There are very few that have not felt the pressures of the U.S.’s recession, but it seems that Latino teens in Colorado have been hit hard, as the number of attempted suicides by this group has spiked.
President and CEO of the Colorado Children’s Campaign (CCC) Chris Watney, said that “while economists proclaimed the end of the Great Recession more than a year ago, the end was nowhere in sight for many Colorado families.”
Of Colorado’s 1.2 million children, 30 percent are of Hispanic origin, and among them, 34 percent are of families with yearly incomes of less than $22,000. According to the CCC, there was a 17-percent increase in the number of poor Hispanic children between 2008 and 2009.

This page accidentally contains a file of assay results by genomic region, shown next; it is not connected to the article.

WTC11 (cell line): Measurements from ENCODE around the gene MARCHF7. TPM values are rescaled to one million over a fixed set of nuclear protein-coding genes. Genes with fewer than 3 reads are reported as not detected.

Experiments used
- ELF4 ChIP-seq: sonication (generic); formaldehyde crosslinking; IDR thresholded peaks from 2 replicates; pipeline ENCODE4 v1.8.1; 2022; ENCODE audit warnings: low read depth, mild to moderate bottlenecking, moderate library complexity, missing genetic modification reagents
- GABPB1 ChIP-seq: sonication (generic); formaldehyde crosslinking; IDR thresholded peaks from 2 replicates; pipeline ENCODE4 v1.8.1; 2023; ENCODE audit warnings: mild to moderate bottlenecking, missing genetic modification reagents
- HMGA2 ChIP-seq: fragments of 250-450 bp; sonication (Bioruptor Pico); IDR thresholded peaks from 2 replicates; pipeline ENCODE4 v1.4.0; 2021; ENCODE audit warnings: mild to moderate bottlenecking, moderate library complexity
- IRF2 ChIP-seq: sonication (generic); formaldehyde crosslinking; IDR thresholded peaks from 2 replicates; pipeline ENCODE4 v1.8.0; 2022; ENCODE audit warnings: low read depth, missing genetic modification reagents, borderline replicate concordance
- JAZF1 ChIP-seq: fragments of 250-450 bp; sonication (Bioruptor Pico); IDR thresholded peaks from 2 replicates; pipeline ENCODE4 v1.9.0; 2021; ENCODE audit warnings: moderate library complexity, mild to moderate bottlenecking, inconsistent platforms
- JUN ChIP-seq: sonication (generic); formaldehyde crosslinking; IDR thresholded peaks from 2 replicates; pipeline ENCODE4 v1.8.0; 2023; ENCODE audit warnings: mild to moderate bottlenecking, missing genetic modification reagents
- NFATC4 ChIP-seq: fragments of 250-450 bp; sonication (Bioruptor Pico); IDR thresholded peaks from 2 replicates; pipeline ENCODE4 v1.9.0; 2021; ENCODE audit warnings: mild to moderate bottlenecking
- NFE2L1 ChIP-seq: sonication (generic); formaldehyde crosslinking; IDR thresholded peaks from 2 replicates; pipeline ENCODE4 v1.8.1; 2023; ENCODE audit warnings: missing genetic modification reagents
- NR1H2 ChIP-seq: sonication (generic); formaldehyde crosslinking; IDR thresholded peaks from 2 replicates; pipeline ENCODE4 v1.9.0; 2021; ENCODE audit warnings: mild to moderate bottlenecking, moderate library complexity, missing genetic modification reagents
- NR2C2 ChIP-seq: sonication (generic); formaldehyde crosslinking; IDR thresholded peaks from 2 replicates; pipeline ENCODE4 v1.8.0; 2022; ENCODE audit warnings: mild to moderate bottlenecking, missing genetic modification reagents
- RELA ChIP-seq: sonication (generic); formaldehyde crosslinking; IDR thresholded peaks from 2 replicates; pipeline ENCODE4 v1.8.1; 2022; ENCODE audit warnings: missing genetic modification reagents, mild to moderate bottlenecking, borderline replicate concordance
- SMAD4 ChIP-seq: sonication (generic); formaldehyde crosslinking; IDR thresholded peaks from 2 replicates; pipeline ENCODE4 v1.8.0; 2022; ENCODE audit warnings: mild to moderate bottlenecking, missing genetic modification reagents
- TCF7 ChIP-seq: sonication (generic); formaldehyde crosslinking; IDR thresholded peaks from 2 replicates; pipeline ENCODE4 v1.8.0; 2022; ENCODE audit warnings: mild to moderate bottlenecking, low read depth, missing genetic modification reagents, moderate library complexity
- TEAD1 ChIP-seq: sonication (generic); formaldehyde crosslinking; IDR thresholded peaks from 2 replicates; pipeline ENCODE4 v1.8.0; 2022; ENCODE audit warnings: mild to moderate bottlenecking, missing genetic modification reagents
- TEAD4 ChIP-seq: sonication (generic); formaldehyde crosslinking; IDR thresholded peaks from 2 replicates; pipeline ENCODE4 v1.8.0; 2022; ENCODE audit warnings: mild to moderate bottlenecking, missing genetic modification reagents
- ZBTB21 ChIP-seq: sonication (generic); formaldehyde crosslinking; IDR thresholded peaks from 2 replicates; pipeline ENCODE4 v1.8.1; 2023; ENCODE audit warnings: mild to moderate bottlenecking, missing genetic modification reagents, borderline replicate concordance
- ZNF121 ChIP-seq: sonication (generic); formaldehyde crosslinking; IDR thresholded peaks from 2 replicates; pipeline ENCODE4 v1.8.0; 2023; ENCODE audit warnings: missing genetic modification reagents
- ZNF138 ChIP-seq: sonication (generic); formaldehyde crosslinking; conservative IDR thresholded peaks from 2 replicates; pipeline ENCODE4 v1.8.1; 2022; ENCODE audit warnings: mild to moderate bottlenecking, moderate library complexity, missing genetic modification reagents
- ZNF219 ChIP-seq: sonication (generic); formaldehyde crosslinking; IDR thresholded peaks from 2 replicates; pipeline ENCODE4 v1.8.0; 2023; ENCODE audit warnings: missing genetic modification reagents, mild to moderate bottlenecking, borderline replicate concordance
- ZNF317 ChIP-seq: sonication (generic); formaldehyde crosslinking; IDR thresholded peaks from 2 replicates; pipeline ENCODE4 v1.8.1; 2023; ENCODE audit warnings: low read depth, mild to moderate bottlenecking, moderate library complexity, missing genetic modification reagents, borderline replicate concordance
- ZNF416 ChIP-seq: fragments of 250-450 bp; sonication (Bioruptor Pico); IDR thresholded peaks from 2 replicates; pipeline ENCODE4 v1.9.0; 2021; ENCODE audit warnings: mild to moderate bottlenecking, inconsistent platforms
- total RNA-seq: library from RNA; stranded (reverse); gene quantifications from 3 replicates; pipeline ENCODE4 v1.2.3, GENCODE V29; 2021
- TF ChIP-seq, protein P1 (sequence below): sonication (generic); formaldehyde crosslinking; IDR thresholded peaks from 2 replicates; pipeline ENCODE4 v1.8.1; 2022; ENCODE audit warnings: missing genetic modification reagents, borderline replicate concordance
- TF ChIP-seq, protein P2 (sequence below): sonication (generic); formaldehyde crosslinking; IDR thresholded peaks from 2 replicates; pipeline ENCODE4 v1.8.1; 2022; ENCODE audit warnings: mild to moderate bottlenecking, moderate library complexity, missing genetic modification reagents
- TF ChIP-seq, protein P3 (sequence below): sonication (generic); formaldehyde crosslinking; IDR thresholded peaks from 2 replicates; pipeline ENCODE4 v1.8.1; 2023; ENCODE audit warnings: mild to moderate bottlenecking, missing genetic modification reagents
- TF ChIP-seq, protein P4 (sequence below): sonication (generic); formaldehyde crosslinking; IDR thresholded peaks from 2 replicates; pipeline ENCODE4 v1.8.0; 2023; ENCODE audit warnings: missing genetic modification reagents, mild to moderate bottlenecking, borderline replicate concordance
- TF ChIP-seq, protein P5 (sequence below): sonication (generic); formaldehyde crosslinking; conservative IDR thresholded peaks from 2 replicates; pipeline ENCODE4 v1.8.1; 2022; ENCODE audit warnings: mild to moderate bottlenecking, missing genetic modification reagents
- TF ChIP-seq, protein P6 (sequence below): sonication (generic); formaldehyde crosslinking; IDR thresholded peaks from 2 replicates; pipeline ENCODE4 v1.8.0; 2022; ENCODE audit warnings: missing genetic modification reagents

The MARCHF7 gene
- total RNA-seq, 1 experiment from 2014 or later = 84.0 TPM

However, Watney says that low income and poverty are not the only factors to consider for the increase in the suicide rates. The CCC reports that the recession has affected the eating habits of young people as well. Lower income tends to go hand in hand with fewer healthy food choices, and those in low income neighborhoods have less of a chance to do physical activity.
According to the CCC, about 41 percent of minors in Hispanic and African American families are overweight or obese, compared to the national average of all children 27 percent.
Mixing the pressures of lower income and obesity, the suicide and attempted suicides rates have jumped in the last few years. The CCC also reported that the number of homeless youth in Colorado has increased.
“Because poverty negatively influences almost every other aspect of a child’s well-being, this has substantial implications for our state’s children and our future – challenges that as a result of the Great Recession have affected more Colorado children from a wide range of circumstances,” said Watney.